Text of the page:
Three ‘Black Swans’ that could ruffle calm markets in 2018
The statistician and philosopher Nassim Nicholas Taleb gave the name ‘Black Swan’ to an unpredictable, even highly improbably event that could have an unforeseen extreme impact and with global financial markets enjoying a period of remarkable calm advisers and clients need to be on the look-out for possible shocks to make sure they are not caught off guard in the year ahead.
Those advisers and clients with long memories will know all too well that financial markets are at their most dangerous when making money seems easiest. The healthy returns made from global equities in 2017 mean that there is some danger that market participants are lulled into a false sense of security, especially as volatility has been remarkably low.
Concerns over Brexit, sabre-rattling by North Korea, the indecisive nature of the German and Dutch election results, US Federal Reserve rate hikes, valuations in hotspots such as technology stocks and cryptocurrencies and President Trump’s protectionist leanings have all been brushed aside, as stocks have marched higher and shown remarkably little volatility – the FTSE 100 has moved higher or lower by more than 1% in any given trading day just 16 times this year, the lowest number of occasions since 2005.
Equity market volatility was very subdued by historic standards in 2017
Source: Thomson Reuters Datastream
However, even a cursory glance at the chart above will reveal that volatility rose sharply from its 2005 low, reaching a crescendo three years later.
This suggests that advisers and clients need to stay vigilant.
After all, everything seemed set fair 12 years ago only for everything to come unstitched three years later and then the source of the damage was a pretty unexpected one, namely a downturn in American house prices which, when coupled with some exotic derivative instruments, drained liquidity from global markets and left them with a debt pile that was difficult to manage.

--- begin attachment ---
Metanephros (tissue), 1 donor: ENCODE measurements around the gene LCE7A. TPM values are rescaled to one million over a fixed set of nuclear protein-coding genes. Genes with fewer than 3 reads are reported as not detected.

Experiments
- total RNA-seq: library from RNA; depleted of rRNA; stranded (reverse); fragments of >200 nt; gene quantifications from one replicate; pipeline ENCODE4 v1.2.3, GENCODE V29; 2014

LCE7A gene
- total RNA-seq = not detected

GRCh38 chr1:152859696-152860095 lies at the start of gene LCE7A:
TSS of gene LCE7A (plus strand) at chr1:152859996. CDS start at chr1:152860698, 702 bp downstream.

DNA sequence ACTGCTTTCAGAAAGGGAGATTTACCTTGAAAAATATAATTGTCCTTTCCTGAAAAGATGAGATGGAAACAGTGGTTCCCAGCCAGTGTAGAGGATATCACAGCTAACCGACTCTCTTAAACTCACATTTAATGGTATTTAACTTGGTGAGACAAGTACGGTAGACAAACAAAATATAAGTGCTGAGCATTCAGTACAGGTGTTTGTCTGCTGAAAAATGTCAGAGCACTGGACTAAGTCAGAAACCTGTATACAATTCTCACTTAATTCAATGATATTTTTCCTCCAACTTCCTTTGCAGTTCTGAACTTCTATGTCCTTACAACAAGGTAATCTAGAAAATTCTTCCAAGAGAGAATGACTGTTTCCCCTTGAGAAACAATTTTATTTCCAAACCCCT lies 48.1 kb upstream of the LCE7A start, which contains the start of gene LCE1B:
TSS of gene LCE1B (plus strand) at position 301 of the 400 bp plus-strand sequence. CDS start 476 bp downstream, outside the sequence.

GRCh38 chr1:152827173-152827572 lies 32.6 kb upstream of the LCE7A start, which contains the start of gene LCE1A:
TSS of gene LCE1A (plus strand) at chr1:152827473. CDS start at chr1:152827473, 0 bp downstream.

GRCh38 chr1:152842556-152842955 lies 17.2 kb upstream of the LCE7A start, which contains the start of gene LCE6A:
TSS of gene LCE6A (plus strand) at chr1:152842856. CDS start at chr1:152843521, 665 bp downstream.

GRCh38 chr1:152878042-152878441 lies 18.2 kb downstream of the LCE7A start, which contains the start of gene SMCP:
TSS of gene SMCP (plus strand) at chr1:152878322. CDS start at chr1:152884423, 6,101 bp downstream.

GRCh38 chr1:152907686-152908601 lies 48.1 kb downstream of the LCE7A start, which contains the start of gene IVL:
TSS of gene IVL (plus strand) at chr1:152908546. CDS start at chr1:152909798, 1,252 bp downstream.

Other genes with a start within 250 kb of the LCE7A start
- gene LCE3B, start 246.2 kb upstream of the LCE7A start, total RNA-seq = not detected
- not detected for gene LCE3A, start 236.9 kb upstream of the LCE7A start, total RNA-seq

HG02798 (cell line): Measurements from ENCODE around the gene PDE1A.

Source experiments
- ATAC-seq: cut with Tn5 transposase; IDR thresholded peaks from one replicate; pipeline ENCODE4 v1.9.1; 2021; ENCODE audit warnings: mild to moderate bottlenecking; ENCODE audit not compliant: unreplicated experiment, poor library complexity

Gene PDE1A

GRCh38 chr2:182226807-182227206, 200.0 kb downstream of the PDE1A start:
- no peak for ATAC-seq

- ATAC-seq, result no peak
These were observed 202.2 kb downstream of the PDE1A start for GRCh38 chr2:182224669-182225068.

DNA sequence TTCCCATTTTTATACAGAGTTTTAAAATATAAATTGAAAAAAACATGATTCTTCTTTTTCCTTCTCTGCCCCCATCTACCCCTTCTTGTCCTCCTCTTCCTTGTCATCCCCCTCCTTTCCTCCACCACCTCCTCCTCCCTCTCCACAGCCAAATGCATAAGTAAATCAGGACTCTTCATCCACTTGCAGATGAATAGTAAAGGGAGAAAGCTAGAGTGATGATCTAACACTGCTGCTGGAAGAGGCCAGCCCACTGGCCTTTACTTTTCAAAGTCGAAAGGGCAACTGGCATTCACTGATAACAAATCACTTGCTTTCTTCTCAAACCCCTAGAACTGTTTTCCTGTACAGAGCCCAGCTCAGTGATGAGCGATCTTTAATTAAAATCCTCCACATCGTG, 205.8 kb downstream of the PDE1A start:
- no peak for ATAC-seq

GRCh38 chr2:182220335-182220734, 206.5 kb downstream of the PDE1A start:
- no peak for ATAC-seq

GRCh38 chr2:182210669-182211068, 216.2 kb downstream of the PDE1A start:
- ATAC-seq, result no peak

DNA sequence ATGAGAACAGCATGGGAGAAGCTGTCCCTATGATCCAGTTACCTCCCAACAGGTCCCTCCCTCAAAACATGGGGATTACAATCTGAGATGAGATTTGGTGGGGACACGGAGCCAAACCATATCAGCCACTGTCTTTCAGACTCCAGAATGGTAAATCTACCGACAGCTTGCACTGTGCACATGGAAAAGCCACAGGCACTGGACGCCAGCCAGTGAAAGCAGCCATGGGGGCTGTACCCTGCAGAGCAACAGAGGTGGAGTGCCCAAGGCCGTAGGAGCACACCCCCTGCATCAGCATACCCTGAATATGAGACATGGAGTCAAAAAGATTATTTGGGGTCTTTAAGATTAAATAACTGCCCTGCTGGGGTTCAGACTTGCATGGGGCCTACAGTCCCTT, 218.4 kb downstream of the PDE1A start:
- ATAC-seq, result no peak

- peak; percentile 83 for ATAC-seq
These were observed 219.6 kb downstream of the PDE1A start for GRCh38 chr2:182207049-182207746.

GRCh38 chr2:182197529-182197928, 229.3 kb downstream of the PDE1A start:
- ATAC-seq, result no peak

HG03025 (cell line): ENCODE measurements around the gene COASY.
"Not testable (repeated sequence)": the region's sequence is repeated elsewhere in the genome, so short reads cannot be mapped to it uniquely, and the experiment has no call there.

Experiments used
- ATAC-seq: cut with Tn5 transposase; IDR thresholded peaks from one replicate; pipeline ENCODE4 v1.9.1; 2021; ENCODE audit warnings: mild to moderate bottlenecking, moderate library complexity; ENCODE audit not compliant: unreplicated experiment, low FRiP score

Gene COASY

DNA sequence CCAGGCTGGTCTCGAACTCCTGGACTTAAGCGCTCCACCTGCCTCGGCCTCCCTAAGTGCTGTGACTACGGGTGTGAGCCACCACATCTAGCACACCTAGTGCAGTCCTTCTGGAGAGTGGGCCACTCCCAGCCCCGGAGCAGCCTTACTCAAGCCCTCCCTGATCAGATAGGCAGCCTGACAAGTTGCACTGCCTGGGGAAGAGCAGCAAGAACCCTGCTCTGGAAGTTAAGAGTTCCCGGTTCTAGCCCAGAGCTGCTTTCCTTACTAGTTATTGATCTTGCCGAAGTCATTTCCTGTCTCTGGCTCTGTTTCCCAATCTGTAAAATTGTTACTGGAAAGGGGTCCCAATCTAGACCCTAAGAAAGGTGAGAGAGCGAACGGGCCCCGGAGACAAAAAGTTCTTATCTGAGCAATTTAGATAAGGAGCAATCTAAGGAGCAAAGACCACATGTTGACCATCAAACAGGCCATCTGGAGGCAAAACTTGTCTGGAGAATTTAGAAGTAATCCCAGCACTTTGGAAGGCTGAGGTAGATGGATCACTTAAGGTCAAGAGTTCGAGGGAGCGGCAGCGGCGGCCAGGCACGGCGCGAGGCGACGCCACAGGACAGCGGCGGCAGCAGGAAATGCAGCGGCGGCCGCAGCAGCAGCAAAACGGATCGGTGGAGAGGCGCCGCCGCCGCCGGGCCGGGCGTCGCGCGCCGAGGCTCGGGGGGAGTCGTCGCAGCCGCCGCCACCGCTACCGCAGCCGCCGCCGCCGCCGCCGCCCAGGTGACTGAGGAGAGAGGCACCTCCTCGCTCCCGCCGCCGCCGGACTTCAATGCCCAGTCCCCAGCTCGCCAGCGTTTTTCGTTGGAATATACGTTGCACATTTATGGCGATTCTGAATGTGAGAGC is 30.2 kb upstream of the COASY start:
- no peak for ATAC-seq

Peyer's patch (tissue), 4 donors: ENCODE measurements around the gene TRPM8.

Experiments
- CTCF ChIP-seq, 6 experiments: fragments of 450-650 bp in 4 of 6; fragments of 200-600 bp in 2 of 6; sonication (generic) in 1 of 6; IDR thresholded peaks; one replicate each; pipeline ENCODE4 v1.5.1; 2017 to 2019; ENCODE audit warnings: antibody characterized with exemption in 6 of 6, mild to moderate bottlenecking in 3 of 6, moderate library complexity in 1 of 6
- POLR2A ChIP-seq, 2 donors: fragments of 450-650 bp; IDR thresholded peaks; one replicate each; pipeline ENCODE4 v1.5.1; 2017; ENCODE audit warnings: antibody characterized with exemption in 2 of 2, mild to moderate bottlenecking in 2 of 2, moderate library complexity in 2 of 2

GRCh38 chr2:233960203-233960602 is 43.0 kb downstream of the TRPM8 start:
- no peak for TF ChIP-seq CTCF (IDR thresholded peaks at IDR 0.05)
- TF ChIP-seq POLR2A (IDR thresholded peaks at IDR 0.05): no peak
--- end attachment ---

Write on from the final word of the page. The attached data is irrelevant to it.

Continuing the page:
It can be argued that liquidity and leverage (debt) are even more plentiful now so to spot what (if anything) could go wrong in 2018, then investors need to look at what could take away liquidity and again expose the world to its hefty borrowings. Such events are the sort of ‘Black Swan’ which could surprise markets and there is a chain of three interlinked events which could stir the markets out of their current complacency.
None of this is certain to happen and it may not – it would have been possible to argue this very case a year ago and you would have been wrong. But it shows markets could be surprised on the downside – as say the Trump tax cuts fuel the sort of inflation which tips wages, central banks and bond markets over the edge – and it takes a lot less imagination to come up with this scenario than one where a downturn in the Florida property market brings the global financial system to its knees.
In this column’s view, if there is to be a ‘Black Swan’ event in 2018, it could fly in from one of three possible areas, all of which are inter-linked in some way.
The first possible ‘Black Swan’ is a surge in wage inflation, especially as there are lots of very good reasons for believing why it should remain subdued.
In the UK it is possible to point to auto enrolment (meaning that workers are getting a better package but the benefits are back-end loaded and not strictly salary-related); the rise of self-employment; the development of the gig economy and job sharing; corporations being careful ahead of Brexit; the long-term emasculation of trades unions; and the rise of automation, as staff try not to price themselves out of a job and a robot into one.
Markets seem willing to extrapolate from 2017’s experiences, when (near) multi-decade lows in the unemployment rate of 4.3%, 4.1%, 3.6% and 2.8% in the UK, US, Germany and Japan respectively translated into wage growth for workers of just 2.5%, 2.5%, 1.2% and 0.6% for the same four countries in the last month when data was available.
But the market is trying to have it both ways by buying into the global reflation/growth narrative but doing so without pricing in any risk of inflation. If tight labour markets do finally prompt higher wages and a wider, faster advance in broad inflation readings then there could be trouble ahead for two reasons.
The first is companies will have to invest in fresh capacity, or more staff, or higher pay, or all three, if the currently preferred global growth narrative pays off. Corporate profit forecasts do not factor in such a rise in costs, especially in the USA, where investors are paying what is a high price by historic standards for what are historically lofty profits and margins – valuations leave little margin for error.